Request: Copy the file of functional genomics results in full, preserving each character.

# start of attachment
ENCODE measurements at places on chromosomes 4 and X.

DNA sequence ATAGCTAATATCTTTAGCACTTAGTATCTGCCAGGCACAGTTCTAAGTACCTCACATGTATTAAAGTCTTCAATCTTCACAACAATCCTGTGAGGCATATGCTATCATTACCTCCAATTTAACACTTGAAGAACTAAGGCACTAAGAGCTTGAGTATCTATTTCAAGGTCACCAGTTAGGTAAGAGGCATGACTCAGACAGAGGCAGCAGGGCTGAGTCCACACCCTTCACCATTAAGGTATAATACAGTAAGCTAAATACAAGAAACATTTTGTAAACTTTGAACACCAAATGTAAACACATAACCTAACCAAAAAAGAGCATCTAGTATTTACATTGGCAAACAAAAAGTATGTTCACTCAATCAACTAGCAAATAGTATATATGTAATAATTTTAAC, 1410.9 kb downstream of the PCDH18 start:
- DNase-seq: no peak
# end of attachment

ENCODE measurements at places on chromosomes 4 and X.

DNA sequence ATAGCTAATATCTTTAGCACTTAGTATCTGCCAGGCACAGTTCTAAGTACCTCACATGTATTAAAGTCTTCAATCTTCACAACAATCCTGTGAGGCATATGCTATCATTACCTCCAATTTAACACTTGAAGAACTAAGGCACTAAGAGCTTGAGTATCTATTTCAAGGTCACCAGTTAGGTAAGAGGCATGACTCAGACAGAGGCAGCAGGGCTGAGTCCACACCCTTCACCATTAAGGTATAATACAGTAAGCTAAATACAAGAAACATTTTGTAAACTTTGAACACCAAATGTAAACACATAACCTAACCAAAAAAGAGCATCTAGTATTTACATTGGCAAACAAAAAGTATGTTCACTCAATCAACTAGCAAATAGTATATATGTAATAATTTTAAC, 1410.9 kb downstream of the PCDH18 start:
- DNase-seq: no peak